Whistleblower Protection

What are whistleblowers protected from?

Federal law prohibits governmental personnel from retaliating against an employee who acts as a whistleblower by reporting suspected waste, fraud or abuse to the Office of Inspector General (OIG). Under the Federal law against prohibited personnel practices, agency officials may not “take or fail to take, or threaten to take or fail to take, a personnel action with respect to any employee or applicant for employment” because the person has disclosed information which he or she reasonably believes is evidence of (1) a violation of any law, rule, or regulation, or (2) gross mismanagement, a gross waste of funds, an abuse of authority, or a substantial and specific danger to public health or safety, so long as the disclosure is not specifically prohibited by law or Executive Order.

What is Whistleblower Retaliation?

Whistleblower Retaliation is personnel action in response to a protected disclosure of information and includes actions that could adversely affect the whistleblower, such as:

  • A non-promotion
  • A disciplinary action
  • A detail, transfer or reassignment
  • An unfavorable performance evaluation
  • A decision concerning pay, benefits or awards
  • A significant change in duties, responsibilities or working conditions

What Types of Disclosures are Protected?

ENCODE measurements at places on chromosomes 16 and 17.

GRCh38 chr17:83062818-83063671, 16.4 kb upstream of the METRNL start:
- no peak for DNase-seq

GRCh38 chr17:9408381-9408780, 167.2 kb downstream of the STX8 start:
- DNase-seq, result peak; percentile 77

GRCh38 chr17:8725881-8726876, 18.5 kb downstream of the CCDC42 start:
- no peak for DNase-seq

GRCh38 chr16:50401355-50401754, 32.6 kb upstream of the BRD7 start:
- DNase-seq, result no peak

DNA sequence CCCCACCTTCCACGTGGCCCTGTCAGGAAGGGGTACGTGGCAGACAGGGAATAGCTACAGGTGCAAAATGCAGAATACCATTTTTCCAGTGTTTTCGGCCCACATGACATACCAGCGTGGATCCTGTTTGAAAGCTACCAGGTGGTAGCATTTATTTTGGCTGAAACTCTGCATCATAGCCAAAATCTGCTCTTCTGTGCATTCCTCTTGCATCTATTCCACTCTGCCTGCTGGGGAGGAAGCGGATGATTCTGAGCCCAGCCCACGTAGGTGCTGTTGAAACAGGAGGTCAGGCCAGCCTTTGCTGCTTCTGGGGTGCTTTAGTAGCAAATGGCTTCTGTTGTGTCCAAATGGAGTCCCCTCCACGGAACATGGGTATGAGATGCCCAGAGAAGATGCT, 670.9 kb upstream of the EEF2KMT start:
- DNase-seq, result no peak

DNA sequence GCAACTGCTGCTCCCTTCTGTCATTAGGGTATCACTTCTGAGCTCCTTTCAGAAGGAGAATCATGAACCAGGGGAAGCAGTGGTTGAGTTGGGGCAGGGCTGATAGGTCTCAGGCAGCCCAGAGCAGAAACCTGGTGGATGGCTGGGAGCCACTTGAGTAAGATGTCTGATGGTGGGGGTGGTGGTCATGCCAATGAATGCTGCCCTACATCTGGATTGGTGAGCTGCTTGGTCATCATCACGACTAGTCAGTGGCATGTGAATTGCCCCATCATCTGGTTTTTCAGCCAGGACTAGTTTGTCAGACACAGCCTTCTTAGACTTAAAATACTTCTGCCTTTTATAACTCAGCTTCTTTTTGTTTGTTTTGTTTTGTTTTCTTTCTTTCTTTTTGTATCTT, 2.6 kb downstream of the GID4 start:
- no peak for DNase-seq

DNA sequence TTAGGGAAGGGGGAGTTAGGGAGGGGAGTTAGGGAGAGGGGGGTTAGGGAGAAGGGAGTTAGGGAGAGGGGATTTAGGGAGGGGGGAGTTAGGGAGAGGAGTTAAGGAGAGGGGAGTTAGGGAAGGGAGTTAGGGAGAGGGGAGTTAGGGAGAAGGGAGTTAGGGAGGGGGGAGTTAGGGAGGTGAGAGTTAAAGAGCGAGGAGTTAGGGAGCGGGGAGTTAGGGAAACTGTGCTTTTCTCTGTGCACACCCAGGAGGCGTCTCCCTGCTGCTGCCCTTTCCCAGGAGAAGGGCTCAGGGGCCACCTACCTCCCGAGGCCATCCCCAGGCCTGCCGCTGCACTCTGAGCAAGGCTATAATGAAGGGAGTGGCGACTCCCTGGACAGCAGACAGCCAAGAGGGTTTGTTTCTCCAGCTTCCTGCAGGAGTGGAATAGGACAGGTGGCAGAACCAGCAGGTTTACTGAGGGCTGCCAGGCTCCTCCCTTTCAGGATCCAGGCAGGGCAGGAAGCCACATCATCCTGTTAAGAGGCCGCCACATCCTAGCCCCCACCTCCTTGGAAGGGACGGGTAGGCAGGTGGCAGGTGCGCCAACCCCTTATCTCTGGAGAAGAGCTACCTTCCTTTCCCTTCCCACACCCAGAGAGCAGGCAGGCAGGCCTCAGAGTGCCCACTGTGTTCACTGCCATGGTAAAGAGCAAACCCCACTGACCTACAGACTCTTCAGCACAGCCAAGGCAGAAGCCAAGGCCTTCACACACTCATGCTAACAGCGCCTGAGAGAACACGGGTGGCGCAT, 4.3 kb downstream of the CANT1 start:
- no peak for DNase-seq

Disclosures of information by an employee, former employee, or applicant for employment are protected if the individual reasonably believes the disclosure evidences any of the following:

  • A violation of law, rule, or regulation
  • Gross mismanagement
  • Gross waste of funds
  • A substantial and specific danger to public health or safety
  • An abuse of authority

Where Can You Report a Whistleblower Complaint or Complaint of Whistleblower Retaliation?

Employees have many lawful options for reporting whistleblower complaints, including to management officials, the OIG, and the Office of Special Counsel (OSC). For disclosures involving classified national security information or other information protected from public release by law, whistleblowers must use confidential channels such as the OIG or the OSC. Complaints of retaliation can be reported to the OIG, OSC, or any other employee designated by the agency head to receive such disclosures.

What Is the Office of Special Counsel?

The OSC is an independent federal investigative and prosecutorial agency with the responsibility to receive, investigate, and prosecute allegations of whistleblower retaliation. Unlike the OIG, the OSC has authority to seek corrective action from the FTC by filing a complaint with the Merit Systems Protection Board (“MSPB”) to enforce corrective action for the whistleblower, and to initiate disciplinary action against the individual responsible for the retaliation. Corrective action might include ordering a promotion, cancelling a disciplinary action, payment of back pay, compensatory damages, and attorney’s fees. Click here for more information on the OSC.

Where Can I Find Additional Information?

The FTC provides annual notice to staff to ensure that all employees are aware of their whistleblower rights and the safeguards in place to protect them. The notice further provides information on the thirteen prohibited personnel practices. The most recent notice is available here: Annual Notice. Additional educational resources are available on the OSC website, including posters that address Whistleblowing, Whistleblower Retaliation, Prohibited Personnel Practices, and The Hatch Act.